• Grave goods included etched carnelian beads and beads of other material as well.
    • The evidence of bead making industry attested at two megalithic sites –Mahurjhari and Kodumanal, are suggestive of the practice of this craft.
    • The availability of a large variety of beads show that agate, carnelian, chalcedony, feldspar, coral, crystal, garnet, jasper, tremolite, magnesite, faience, paste martz, serpentine, shell, steatite, amethyst and terracotta were utilised in the preparation of beads of different exquisite shapes.
    • Apart from the use of semi-precious stones, some of the shapes have also been worked on precious metals like gold, shell, horn, bone and glass.
  • Mat weaving:
    • The mat impressions left on the base of jars at sites like Managondanahalli and Nagarjunakonda indicate that the art of mat-weaving was practised.
  • Stone cutting:
    • The activity of stone-cutting is attested by:
      • the chisel impressions noticed at Borgaon Khurd (Maharashtra) on a stone trough,
      • excellent laterite cutting evidenced in rock-cut chamber tombs of Kerala region,
      • chamber tombs in North Karnataka and
      • the occurrence of domestic stone artefacts such as pestles, mortars, saddle querns, etc., at many megalithic sites.
  • Toy:
    • Terracotta discs, figurines, gamesman, miniature pottery vessels found from graves attest their use as toys for entertainment of children.
    • This is suggested by the discovery of a disc in the grave of a child.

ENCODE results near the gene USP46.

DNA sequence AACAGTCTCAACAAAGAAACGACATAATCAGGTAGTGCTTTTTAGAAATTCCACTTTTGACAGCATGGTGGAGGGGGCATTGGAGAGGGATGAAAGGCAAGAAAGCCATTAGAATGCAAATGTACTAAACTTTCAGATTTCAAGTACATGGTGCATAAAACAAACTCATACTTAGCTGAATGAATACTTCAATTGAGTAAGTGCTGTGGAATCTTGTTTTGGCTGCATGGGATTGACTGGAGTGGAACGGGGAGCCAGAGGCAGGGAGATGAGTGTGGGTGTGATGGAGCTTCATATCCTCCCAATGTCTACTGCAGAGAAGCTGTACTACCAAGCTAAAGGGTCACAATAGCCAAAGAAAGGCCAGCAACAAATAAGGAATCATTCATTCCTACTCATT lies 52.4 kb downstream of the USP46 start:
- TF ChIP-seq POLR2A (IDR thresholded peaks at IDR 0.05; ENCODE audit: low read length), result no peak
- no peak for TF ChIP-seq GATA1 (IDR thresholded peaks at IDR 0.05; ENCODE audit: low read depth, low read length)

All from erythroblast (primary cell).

• Painting:
    • On the basis of the engravings and paintings on the rock-shelters in peninsular India, proves that these megalith builders were the authors of these paintings.
    • There is evidence in Sangam literature also of the erection of burial stones with paintings as well as writings.
  • Thus, we can say that the megalithic people practised many other craft industries apart from highly specialised agro-pastoral economy. The divergent economic patterns, which seem to have prevailed then, were not isolated but had a symbiotic relationship with each other.

Trade and Exchange Network:

  • Some megalithic sites must have been centres of craft production linked to networks of exchange.
    • This is suggested by the location of several large megalithic settlements on the trade routes of the early historical period.
  • The excavations have yielded various non-local items among the grave goods which reflect that there were exchange activities during the megalithic period.
    • Carnelian beads reported from coastal sites, which were points of exchange in ancient times.
    • The availability of bronze suggests the arrivals of copper and an alloy, either tin or arsenic, from somewhere.
      The carnelian beads suggests the circulation of non local goods through some forms of exchange
  • From the Graeco-Roman writings and the Tamil texts it is clear that at a little later period maritime exchange was the major source for procuring them.
    • The archaeological remains like the rouletted ware, amphora and other ceramic materials found at many sites like those at Arikamedu are evidence for this. Inter-regional and intra-regional exchange of goods were fairly well established in South India by the 3rd c. B.C.
  • Regional variation in the production of commodities and the non-availability of local raw materials/finished goods had set in long-distance transactions under the initiative of the long-distance traders from the Gangetic region as well as the overseas world.
    • The exchange network which was in an incipient state during the early iron age expanded over the centuries as a result of internal dynamics and external impetus involving the demand for goods in other parts of the subcontinent as well as the Mediterranean region.